Adhesive Question ?

Hello,
Have an older wooden chair with slats in the back. Some have worked loose.
Irrespective of what type aof glue I use, the glue will have to fill a 1/16 or so space, as the slats cannot be forced into any closer position.
Do I want Gorilla glue which I think I read is a polyurethane, and will fill us small gaps ?
Or, an epoxy ?
Or, a hot melt adhesive, perhaps ?
BTW: do hot melt adhesives set up really/totally hard, or only to a "semi-hard" state ?
Or,... ?
Thanks, Bob
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On 12/3/2015 1:47 PM, Bob wrote:

Elmer's wood glue.
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On 12/3/2015 12:04 PM, Mr. Emann wrote:

Elmer's plus some toothpicks or similar.
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On 12/3/2015 2:41 PM, Bennett wrote:

Elmer's glue works great for wood...however it needs to be used with wood that does not already have glue on it as the wood must absorb it...and it also needs to be clamped.
I recently used Gorilla glue for the first time and found it to be less than satisfactory.
What I do is drill a small hole and countersink...use a wood or drywall screw then cover over the hole with stained wax designed for the purpose.
There might be a better way to do this, but doggone it nothing I've ever repaired that way ever came apart again/
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philo posted for all of us...

You are screwy... Don't get screwed. One plugged guy...
--
Tekkie

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In typed:

I thought the same thing about Gorilla Glue when I had a similar situation. Basically, it didn't work well at all. The glue does foam up and expand but it didn't seem very strong and didn't hold up well. I had even used wood shims to make the joints tight first, but the Gorilla Glue just didn't work well.
My guess is to try using wood shims to make the joints tight. And then maybe try using this:
LOCTITE Power Grab Heavy Duty Clear Construction Adhesive Model #: 1589156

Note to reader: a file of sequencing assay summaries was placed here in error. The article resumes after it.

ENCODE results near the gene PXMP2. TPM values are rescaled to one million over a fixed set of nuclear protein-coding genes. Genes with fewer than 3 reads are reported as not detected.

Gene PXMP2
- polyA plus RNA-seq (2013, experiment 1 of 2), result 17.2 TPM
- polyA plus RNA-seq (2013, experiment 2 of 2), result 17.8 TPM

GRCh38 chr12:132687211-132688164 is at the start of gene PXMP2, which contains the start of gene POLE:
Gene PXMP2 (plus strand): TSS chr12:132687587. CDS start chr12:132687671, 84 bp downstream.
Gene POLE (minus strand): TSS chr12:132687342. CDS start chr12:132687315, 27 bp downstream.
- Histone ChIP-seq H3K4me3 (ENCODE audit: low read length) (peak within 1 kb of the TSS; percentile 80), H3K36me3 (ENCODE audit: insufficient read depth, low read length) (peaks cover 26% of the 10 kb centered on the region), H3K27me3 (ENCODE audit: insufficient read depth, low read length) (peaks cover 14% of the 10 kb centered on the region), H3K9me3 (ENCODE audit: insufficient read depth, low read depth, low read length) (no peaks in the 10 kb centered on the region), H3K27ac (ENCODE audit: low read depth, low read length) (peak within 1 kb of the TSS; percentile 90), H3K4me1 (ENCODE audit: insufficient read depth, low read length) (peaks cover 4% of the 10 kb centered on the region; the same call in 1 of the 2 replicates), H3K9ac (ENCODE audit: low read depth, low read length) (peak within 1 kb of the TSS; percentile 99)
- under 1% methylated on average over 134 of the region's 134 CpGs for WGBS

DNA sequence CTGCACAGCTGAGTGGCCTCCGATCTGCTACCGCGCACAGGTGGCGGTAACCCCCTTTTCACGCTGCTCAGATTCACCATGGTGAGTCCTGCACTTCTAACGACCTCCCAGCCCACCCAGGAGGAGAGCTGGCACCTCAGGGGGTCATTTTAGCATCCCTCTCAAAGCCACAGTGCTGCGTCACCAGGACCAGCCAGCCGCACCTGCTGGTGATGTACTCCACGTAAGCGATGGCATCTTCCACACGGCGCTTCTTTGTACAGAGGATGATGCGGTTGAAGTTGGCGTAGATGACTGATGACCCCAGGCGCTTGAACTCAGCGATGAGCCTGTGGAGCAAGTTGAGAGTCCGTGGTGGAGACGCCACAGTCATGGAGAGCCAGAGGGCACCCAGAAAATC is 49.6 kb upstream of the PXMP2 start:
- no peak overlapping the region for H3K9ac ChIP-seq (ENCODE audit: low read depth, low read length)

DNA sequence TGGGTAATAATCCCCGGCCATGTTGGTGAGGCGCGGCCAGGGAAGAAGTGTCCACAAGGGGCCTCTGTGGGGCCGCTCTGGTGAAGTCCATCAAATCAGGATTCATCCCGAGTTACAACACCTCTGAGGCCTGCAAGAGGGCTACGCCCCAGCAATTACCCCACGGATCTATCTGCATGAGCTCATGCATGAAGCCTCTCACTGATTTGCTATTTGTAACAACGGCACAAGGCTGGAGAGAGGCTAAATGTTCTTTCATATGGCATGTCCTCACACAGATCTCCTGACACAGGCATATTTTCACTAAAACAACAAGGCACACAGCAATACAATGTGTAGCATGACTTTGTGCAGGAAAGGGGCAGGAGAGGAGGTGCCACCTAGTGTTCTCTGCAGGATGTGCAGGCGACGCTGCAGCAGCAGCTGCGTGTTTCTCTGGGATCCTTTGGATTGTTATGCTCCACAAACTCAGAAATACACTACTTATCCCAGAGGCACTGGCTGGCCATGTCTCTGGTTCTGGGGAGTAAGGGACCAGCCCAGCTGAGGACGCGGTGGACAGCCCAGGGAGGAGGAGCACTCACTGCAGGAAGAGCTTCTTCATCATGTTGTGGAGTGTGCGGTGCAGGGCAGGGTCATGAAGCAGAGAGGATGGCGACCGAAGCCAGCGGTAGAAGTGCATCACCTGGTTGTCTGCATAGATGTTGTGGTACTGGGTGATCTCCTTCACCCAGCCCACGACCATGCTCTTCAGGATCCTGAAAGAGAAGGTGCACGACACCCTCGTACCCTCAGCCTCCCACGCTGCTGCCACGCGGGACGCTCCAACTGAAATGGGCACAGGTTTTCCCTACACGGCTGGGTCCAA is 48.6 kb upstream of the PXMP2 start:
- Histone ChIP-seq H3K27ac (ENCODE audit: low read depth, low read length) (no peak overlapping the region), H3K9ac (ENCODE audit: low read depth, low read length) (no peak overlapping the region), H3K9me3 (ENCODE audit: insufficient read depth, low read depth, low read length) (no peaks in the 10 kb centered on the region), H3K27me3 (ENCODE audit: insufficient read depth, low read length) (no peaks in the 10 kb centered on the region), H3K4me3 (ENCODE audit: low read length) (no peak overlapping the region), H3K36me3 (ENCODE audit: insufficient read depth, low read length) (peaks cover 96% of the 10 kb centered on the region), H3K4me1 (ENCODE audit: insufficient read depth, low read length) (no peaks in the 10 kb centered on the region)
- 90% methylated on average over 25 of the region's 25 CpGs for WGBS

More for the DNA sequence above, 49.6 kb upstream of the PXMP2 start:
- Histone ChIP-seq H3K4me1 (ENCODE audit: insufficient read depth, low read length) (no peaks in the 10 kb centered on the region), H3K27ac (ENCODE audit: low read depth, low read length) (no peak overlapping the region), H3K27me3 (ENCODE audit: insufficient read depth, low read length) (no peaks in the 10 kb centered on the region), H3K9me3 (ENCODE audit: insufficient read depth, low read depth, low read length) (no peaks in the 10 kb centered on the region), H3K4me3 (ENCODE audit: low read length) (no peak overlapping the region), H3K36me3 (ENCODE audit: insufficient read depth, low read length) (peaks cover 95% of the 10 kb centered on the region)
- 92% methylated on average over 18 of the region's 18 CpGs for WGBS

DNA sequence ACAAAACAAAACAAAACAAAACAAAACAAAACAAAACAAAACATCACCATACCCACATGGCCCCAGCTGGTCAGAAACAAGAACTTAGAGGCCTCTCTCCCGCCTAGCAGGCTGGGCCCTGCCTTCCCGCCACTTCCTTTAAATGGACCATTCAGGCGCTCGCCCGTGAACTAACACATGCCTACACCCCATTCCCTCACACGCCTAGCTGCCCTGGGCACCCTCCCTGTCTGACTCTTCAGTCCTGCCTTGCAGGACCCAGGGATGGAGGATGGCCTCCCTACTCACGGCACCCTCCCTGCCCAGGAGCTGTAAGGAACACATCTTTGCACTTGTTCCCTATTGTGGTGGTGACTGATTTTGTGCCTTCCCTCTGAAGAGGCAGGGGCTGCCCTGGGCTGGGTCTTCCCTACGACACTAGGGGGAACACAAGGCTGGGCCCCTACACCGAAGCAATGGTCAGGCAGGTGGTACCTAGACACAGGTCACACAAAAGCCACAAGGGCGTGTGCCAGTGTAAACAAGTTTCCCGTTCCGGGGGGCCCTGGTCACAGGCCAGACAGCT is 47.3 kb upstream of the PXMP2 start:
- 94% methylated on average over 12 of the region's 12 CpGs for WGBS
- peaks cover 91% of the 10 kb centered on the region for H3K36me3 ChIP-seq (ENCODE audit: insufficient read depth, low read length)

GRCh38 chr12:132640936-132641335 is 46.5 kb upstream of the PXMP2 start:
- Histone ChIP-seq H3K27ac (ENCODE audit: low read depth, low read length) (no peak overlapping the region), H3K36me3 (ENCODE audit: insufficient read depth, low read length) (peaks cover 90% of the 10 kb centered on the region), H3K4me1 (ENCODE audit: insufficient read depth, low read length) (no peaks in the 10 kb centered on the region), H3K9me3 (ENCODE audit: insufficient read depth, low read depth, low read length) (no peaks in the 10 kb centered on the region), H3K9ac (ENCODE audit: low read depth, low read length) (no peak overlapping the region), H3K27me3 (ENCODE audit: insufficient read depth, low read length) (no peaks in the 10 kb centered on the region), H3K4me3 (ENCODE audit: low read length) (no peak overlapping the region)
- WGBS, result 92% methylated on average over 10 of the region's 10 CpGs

It goes on white but dries clear. And, if I am not mistaken, it stay just a little flexible rather than brittle which may make it hold better in your application.
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.. a photo or two would really help. .. so many different styles of chair construction. Are you wishing to bond slats into rails ? .. or filling space between slats .. ? Some of these olden chairs had a little hidden brad to hold the slats .. the slats were floating .. for expansion / contraction .. jt
--- ---
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On 12/3/2015 1:47 PM, Bob wrote:

http://www.acehardware.com/product/index.jsp?productId 90206
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On 12/3/2015 2:47 PM, Bob wrote:

My Dad spent about 50 years gluing chairs. He's been dead for two years, not having found the answer. Or, maybe he did and neglected to tell me before his death. I wish you better success on your quest. Sorry, that sounded depressing. Didn't mean to.
- . Christopher A. Young learn more about Jesus . www.lds.org . .
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On 12/3/2015 1:47 PM, Bob wrote:

Those advising that you don't want to glue glue to glue<g> as well as those saying you don't use glue to fill the void are correct. In either instance the glue may hold for the short term but that's only if you're lucky.
Hidden screw(s), as suggested, might work depending upon what the piece actually looks like. I'm thinking of a mortise/tenon joint in this case and would suggest cleaning out the joints and then fattening up the tenon: scrape off the glue present, reglue thin pieces of wood to fatten it up and then reform the tenon to closer tolerance THEN reglue the joint.
PITA? Yep but it will give you much better results.
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On Thursday, December 3, 2015 at 7:00:55 PM UTC-5, Unquestionably Confused wrote:

Buffalo buffalo Buffalo buffalo buffalo buffalo Buffalo buffalo.
https://en.wikipedia.org/wiki/Buffalo_buffalo_Buffalo_buffalo_buffalo_buffalo_Buffalo_buffalo

A decent epoxy mixed with some filler may do the trick. Notching/gouging the surfaces to give the epoxy something to key into would help.

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It depends what you mean by slats. If it's a ladder-back chair and the horizontal pieces are part of the structure, they'd have to be glued, at the very least the top one.
If there is a structure and these are additional, they may be meant to be loose. They may have been unglued all these years, but maybe a coat of varnish held them in place. The coating broke and now they are floating, but that doesn't mean they should be glued. It depends.
A common design of wooden folding chair is like this, but folding is only one kind.

It doesn't matter. With old work, you'll never get it to the place it needs to be. You say only some have worked loose so I assume you're not planning to disassemble.

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| Have an older wooden chair with slats in the back. | Some have worked loose. | | Irrespective of what type aof glue I use, the glue will have to fill a | 1/16 or so space, as the slats cannot be forced into any closer position. |
I find yellow wood glue is the best, but it does depend on clean surfaces and tight contact. when there are gaps I like to use 5 minute epoxy. But I'm not sure that anything will last a long time when you're using the glue to fill gaps.
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